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New Tests Provide Hope for Alzheimer's Early Detection

Dr. Madhav Thambisetty of the National Institute of Aging spearheaded a study that uses a blood test to detect levels of a protein in the brain that is thought to be a hallmark of Alzheimer's

For the past 10 years, researchers have been looking for ways to slow down the progression of Alzheimer's disease, a degenerative neurological illness that ultimately wipes away a person's ability to recognize family members and perform simple functions such as getting dressed or even swallowing. But now, there's hope that doctors will be able to catch the disease earlier and even stop its progression.

Doctors know that people's brains start changing 10 to 15 years before they show symptoms of Alzheimer's disease. Since there is no cure, at least not yet, researchers have been looking for inexpensive ways to test people early on so they can eventually delay - or even someday stop - the progression of the disease.

Dr. Madhav Thambisetty is with the National Institute of Aging which is part of the National Institutes of Health.

"We're looking for blood proteins that might be indicative of the extent of brain damage that we know occurs very early on in patients with Alzheimer's disease," said Thambisetty.

Dr. Thambisetty spearheaded a study that uses a blood test to detect the levels of a particular protein in the brain, beta-amyloid, that is thought to be a hallmark of the disease. Beta-amyloid is also present in spinal fluid of people with Alzheimer's.

The common ways to detect Alzheimer's disease are through brain scans using MRI (magnetic resonance imaging) or PET (positron emission tomography) scanning devices. These tests are expensive. Another method, taking a sample of a patient's spinal fluid, is invasive. A blood test would be cheap and could be given widely to seemingly healthy people before the symptoms of Alzheimer's set in.

In this particular study, researchers analyzed blood samples from 57 older volunteers who were symptom-free. They also measured the amyloid protein using PET scans. They found that those with high blood levels of the protein had significantly greater amounts of it in the part of the brain that controls memory.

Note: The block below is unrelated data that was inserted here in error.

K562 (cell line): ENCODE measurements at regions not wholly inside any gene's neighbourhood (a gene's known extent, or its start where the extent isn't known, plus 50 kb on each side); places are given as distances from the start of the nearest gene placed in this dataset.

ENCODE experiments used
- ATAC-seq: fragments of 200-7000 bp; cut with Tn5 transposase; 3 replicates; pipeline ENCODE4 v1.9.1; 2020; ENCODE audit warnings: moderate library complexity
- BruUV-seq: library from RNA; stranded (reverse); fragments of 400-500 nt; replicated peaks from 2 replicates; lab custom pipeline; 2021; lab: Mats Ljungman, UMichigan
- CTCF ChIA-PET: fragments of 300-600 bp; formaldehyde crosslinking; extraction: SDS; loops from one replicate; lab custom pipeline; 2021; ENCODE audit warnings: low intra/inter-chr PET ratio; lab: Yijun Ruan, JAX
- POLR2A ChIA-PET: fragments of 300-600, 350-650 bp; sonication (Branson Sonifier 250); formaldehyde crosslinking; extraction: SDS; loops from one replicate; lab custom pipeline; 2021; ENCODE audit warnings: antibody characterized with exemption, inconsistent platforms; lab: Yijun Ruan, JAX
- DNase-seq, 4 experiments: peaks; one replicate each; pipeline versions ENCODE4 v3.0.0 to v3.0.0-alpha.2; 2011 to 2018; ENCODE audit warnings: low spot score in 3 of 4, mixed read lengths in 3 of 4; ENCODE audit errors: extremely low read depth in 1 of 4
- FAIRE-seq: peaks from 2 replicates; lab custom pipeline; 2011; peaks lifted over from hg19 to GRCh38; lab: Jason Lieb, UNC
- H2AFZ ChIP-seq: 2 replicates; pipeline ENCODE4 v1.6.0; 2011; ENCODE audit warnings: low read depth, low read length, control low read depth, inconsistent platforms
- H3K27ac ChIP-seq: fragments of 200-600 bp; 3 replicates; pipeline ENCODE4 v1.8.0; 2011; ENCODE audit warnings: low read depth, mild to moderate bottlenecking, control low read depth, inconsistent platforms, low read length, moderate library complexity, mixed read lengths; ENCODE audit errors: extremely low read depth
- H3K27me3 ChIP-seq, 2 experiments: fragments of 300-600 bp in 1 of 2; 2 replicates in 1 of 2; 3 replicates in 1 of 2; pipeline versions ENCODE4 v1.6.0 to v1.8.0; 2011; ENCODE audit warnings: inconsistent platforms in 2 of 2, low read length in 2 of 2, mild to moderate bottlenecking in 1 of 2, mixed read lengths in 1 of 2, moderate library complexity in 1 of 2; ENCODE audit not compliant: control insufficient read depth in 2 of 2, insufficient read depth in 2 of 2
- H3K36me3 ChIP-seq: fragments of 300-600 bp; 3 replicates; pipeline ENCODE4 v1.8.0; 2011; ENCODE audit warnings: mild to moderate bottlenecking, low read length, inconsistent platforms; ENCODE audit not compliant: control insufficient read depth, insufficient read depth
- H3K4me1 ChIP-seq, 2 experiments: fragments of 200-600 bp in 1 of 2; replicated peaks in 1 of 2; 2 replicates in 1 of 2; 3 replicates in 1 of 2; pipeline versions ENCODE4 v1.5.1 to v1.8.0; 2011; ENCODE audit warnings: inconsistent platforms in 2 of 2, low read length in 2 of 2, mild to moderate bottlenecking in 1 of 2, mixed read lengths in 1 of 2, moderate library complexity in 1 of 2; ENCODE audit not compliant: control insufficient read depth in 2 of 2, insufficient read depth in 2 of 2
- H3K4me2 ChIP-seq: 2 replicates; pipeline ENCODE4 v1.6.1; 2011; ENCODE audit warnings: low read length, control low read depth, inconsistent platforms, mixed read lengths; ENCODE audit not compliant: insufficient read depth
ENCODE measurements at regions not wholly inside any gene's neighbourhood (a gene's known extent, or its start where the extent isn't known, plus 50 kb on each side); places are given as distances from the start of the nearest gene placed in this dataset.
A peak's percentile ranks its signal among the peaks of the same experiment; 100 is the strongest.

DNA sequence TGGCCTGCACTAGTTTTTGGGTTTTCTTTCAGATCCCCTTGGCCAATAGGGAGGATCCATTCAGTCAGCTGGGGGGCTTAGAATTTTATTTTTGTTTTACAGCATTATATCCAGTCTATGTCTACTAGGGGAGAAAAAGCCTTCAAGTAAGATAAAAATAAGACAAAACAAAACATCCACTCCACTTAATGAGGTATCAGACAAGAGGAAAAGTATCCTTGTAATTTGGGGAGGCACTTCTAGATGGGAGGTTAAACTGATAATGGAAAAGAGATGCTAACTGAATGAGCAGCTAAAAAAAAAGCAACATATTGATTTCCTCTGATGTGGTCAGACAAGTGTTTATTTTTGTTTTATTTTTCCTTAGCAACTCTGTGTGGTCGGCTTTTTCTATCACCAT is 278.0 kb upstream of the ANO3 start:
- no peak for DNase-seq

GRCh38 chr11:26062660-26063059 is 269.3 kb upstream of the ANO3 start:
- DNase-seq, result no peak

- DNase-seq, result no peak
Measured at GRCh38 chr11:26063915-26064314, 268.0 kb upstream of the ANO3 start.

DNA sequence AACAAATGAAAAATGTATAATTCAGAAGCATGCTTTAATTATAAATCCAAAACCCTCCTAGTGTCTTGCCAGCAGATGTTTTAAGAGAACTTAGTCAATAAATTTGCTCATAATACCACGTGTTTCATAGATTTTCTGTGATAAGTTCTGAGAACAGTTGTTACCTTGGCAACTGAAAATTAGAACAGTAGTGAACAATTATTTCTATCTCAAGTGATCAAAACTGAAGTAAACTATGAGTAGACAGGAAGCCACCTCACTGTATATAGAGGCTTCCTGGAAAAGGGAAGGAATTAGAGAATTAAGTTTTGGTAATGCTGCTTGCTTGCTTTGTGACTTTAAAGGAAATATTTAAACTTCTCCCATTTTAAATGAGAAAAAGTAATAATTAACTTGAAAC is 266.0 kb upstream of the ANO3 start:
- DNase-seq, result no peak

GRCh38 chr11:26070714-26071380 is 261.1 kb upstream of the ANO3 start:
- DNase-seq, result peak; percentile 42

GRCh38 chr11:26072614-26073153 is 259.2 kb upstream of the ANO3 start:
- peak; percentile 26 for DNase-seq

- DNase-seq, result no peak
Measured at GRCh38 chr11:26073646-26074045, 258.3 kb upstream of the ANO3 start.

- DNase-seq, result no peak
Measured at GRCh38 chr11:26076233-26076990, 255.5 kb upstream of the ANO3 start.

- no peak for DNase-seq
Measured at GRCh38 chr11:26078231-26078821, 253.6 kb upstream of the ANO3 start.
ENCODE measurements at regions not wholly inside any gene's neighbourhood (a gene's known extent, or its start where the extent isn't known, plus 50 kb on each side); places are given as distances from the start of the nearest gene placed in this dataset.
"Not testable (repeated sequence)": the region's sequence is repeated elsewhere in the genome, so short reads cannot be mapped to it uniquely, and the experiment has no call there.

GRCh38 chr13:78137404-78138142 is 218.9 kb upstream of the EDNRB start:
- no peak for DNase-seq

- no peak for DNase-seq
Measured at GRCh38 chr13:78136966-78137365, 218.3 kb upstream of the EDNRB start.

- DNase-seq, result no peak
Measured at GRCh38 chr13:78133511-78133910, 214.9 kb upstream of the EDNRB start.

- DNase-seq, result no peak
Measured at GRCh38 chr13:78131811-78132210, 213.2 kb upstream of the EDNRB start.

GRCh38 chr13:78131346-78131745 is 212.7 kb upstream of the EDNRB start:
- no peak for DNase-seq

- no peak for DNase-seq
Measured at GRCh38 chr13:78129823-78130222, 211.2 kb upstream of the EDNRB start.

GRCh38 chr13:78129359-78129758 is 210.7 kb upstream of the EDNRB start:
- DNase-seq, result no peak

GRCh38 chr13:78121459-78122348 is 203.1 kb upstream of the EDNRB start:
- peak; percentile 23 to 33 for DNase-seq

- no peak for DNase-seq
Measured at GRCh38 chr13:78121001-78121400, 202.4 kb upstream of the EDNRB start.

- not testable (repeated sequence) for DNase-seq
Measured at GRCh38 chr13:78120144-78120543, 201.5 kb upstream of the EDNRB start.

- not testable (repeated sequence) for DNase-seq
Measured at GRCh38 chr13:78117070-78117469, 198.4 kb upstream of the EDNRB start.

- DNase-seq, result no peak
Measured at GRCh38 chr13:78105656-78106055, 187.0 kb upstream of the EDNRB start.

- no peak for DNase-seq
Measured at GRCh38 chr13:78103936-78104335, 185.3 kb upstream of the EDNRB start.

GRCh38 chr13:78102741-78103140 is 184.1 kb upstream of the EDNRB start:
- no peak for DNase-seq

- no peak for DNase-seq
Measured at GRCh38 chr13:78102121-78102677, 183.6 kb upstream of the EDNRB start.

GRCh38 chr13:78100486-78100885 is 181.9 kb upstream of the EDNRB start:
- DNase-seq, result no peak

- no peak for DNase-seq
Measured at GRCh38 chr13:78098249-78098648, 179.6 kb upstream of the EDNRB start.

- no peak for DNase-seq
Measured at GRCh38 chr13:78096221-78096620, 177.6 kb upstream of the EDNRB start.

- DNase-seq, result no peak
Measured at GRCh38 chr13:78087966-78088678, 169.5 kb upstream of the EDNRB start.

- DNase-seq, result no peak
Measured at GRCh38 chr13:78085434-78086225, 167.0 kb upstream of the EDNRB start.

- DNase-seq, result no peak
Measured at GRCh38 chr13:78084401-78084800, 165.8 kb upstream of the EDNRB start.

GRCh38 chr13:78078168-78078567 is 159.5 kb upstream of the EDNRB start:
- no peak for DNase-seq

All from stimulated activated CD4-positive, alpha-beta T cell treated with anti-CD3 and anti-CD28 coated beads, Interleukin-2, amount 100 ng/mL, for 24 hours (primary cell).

"Recent studies suggest that the deposition of amyloid might happen several years before symptoms of memory impairment begin in somebody with Alzheimer's disease," added Thambisetty.

Another test involves a new type of brain scan that could detect protein in the brain. The FDA recently held hearings on a dye that attaches to the protein and can be seen on PET scans. While PET scans are nothing new, the special radioactive dye is.

People who were near the end of their lives agreed to have both the brain scan, and after they died, an autopsy. The researchers reported that in almost all of the people who died during the study, the scan results matched those of the autopsies.

Dr. Thambisetty was part of an independent advisory panel to the Food and Drug Administration. The panel recommended that the FDA give conditional approval for the drug.

Dr. Neil Buckholtz is chief of the dementias of aging branch of the National Institute on Aging. He says early intervention is key, as is learning how the brain changes before dementia sets in.

"Our hope is we will be able to identify the earliest changes that occur in the brain, how these changes progress over time, so that we'll be able to target those for drug intervention, and again, eventually we'll be able to slow the progression and, hopefully, stop the disease in its tracks," said Buckholtz.

There's a sense of urgency in the research to control the progression of Alzheimer's disease because people the world over are living longer. That means more people, more caregivers, more families and more health care money will be impacted by this disease which already affects 20 million people worldwide.